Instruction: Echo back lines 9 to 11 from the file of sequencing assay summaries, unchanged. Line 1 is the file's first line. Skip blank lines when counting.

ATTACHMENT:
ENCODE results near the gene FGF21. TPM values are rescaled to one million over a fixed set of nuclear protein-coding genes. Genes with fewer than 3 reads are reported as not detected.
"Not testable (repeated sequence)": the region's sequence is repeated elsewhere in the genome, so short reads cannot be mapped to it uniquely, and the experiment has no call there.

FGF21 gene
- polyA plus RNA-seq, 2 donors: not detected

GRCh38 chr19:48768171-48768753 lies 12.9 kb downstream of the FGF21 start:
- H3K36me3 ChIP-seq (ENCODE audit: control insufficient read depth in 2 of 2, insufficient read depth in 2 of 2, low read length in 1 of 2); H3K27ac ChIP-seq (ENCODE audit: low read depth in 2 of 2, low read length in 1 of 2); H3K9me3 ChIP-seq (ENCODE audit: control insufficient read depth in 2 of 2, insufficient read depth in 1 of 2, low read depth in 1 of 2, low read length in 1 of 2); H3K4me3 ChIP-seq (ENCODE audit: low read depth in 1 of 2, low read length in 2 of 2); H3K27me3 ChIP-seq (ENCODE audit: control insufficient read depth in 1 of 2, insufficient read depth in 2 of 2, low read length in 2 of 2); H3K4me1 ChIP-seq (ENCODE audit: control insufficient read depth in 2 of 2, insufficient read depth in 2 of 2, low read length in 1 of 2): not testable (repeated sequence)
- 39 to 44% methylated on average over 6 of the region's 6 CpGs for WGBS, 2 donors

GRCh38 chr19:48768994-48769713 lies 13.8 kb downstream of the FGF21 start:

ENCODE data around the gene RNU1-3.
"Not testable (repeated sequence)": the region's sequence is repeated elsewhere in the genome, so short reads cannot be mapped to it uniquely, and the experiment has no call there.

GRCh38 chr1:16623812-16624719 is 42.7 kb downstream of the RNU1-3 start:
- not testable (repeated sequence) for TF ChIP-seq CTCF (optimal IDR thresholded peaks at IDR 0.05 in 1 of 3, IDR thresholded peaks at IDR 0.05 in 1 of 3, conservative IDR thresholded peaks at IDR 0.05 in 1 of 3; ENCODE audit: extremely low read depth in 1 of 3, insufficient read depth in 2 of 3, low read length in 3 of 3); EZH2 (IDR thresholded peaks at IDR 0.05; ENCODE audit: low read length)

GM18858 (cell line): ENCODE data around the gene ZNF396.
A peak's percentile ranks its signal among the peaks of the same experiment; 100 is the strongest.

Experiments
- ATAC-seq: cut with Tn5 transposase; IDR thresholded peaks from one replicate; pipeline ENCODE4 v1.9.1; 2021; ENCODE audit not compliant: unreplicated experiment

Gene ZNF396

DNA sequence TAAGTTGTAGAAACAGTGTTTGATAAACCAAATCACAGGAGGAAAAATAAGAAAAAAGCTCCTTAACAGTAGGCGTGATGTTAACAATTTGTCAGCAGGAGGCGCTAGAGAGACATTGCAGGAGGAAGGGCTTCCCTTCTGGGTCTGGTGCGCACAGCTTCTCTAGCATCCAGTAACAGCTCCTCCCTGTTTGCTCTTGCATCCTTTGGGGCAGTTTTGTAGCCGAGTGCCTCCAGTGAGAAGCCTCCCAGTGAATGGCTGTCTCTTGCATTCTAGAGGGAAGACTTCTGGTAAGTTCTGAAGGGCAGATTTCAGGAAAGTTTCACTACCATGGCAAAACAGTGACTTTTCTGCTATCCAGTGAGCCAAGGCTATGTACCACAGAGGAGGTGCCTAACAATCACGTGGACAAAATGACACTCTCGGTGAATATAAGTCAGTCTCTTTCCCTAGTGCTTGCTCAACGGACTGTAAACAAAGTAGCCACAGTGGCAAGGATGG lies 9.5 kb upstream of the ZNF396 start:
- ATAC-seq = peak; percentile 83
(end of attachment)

ENCODE data around the gene RNU1-3.
"Not testable (repeated sequence)": the region's sequence is repeated elsewhere in the genome, so short reads cannot be mapped to it uniquely, and the experiment has no call there.

GRCh38 chr1:16623812-16624719 is 42.7 kb downstream of the RNU1-3 start: